Stretching to avoid injury

I’m asked a lot about the running program that I used, the Couch to 5k Running Plan.  I have spoken a lot about this plan, but one of the things I haven’t touched on is the importance of stretching.  Everyone can remember the militant gym teacher telling them that stretching and a proper warm-up is important, and then can remember doing 5 jumping jacks before starting the basketball drills – hardly proper warm-up.  When I was training as a junior badminton player, we did do a fair bit of stretching, but nothing compared to what most runners do.  I can attest that one of the keys to avoiding injury for me was proper stretching, both before and after a run.  Here is what I have done – it is simple, fast, effective, and has helped to ensure that I’ve stayed pounding the pavement for the last year.  Feel free to tailor the workout, but I do have some tips on the minimum stretches to do.

I will once again remind everyone that I have no formal training in this, but I have a huge piece of advice.  If you have a bad region in your legs – I have terrible ankles, having at one time or another ripped every ligament in both of them – make sure to incorporate stretches for those areas into what you are doing.  Work on strengthening those spots – whether knees, ankles, quads or calves – as part of your warm up and cool down.  This will truly help with your overall program, and your issues will hopefully lessen over time because you are taking the time to work and strengthen those areas.

Now, are you ready?  The stretches that I recommend are all available from Cool Running, where most of the descriptions and images come from.   Here is what I do, doing 2 sets of each:

1. Wall Pushup #1 Stand about three feet from a wall, feet at shoulder width and flat on the ground. Put your hands on the wall with your arms straight for support. Lean your hips forward and bend your knees slightly to stretch your calves.  (I will stress that you should push down on your heels, and you should really feel the stretch in your hamstrings.  This is a great warm-up stretch as it isn’t too complicated, not that any of them ever really are.)

2. Wall Pushup #2 From the previous position, bend forward to lower your body to waist height. Bring one foot forward with your knee slightly bent. Lift the toes of the front foot to stretch the muscle under the calf. Stretch both legs. (Remember that if you aren’t feeling this in the forward leg, then you aren’t doing it right.  If you aren’t feeling any appreciable stretch when doing this, try pushing your buttocks down.  That will usually help).

3. Heel To Buttock Stand on one foot, with one hand on a wall for balance. Hold the other foot with the opposite hand and raise the heel of the lifted foot to the buttocks (or as close as comfortably possible), stretching your quadriceps. Keep your body upright throughout. Change legs and repeat.  (I increase the strength-building potential for my ankles by doing this without holding the wall.  Keeping your balance in that situation really works the lateral strength).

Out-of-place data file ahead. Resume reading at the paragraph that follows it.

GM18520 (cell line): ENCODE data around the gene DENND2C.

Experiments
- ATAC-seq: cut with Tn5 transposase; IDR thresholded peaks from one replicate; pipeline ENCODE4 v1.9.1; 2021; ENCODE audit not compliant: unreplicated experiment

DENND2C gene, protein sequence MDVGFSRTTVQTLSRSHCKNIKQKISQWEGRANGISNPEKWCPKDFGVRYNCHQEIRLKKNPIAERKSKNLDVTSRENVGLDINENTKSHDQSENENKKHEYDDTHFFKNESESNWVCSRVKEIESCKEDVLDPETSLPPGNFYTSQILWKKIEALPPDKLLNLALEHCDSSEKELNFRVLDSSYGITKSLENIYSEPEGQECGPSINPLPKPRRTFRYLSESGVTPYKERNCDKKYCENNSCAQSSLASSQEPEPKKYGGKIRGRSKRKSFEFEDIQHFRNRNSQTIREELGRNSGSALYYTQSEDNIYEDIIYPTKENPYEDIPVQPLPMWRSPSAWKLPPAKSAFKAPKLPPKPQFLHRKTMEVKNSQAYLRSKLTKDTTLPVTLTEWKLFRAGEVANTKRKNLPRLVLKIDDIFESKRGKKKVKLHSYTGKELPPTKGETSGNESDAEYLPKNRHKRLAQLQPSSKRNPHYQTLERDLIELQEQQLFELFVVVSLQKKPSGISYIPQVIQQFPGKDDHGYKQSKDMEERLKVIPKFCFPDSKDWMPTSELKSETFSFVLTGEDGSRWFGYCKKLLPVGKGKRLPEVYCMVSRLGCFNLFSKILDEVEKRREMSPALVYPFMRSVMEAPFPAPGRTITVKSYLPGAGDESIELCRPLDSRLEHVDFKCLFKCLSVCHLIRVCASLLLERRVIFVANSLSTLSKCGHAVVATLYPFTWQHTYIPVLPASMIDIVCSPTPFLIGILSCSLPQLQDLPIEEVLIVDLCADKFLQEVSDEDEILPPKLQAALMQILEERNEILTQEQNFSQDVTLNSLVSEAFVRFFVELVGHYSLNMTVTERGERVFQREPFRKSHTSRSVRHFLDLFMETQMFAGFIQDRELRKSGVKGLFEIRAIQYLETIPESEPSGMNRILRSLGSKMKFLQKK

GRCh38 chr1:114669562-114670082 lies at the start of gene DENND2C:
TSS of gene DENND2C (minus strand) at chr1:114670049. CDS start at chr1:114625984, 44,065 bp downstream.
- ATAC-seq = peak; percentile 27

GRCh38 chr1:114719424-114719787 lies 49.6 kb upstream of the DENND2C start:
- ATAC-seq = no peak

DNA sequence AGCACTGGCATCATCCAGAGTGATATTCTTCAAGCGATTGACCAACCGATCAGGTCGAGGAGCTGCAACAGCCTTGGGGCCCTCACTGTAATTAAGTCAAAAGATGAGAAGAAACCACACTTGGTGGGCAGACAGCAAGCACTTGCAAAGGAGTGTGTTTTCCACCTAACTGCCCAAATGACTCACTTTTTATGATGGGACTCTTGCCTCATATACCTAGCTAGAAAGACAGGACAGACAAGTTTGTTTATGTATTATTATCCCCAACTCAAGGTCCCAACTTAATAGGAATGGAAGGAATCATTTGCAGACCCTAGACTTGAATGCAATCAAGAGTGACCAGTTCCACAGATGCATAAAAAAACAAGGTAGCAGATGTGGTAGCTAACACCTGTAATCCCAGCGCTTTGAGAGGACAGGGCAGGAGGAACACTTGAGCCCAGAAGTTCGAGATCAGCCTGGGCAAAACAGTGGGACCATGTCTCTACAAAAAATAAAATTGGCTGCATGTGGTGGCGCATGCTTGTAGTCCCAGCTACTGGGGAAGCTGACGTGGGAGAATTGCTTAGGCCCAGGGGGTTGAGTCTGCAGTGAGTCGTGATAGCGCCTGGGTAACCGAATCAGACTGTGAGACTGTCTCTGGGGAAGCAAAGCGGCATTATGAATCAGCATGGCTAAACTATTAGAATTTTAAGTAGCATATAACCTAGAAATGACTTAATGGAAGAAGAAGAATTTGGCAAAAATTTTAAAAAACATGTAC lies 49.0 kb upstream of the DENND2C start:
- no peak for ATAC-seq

4.  One here without a picture. Seated on the floor, legs straight out and heels slightly apart.  Point your toes to the ceiling, and turn them in to each other until they touch; you will be slightly pigeon-toed.  Reach forward as far as you can, counting to 40.  Repeat for a total of 3 reps.  This not only stretches your hamstrings, but you will feel your lower back start to loosen as well.  If you ever wake up with a sore lower back, this will really help to get rid of it.  I alternate this exercise with number 5.

5. Groin Stretch Seated, put the soles of your feet together. With your elbows on the inside of your knees, gradually lean forward and gently press your knees toward the ground. I can clearly remember doing this stretch when training for badminton. I have to admit it never feels like it is that tough a stretch – but you will feel it when it is done.

6. Hamstring Stretch Lie down with one leg straight up in the air, the other bent with foot flat on the ground. Loop a towel over the arch of the lifted foot, and gently pull on the towel as you push against it with your foot. Push only to the point where your muscles contract. Stretch both legs.

Then, when I am done I really work my ankles and hamstrings.  I stand on a stair, with my heels hanging off.  I raise one leg off the stair and drop the other heel down, and after a count of three, I push up on the ball of my foot, raising my body up, then back down for a count of three.  Push up hard, this will help to strengthen.  I do this for 12 reps on each leg, then do twelve where I just “walk” by dropping the heels alternately, left and right, in quick succession.

Feel free to add any stretches you wish. This is the stretching program I used that ensured I did not have a running-related injury throughout my weight loss regime.


2 thoughts on “Stretching to avoid injury

  1. I think there’s as many articles and opinions about not stretching these days as for stretching. To me if it works for you and you’ve always stretched carry on.. And if it’s not your thing then studies have also shown there’s no real decrease in injures for those who stretch than do not. To each his own, I do think starting off slowly for a ‘warm up’ of sorts is a good idea though.

    • John,

      While I have seen the debate, I think the broader point you made is correct: what works for me? This is what works for me. Stretching to me is a part of the routine of exercise, just like putting on my running gear gets me amped up to actually run, so the stretches help to physically and


      get me prepared to get out for a blast.

      I don’t know that I could just run without having stretched my hamstrings, as I do feel it lets be get ready to be at my top pace immediately, not 5 or 10 minutes down the road. That’s just me, and your mileage may vary. 🙂

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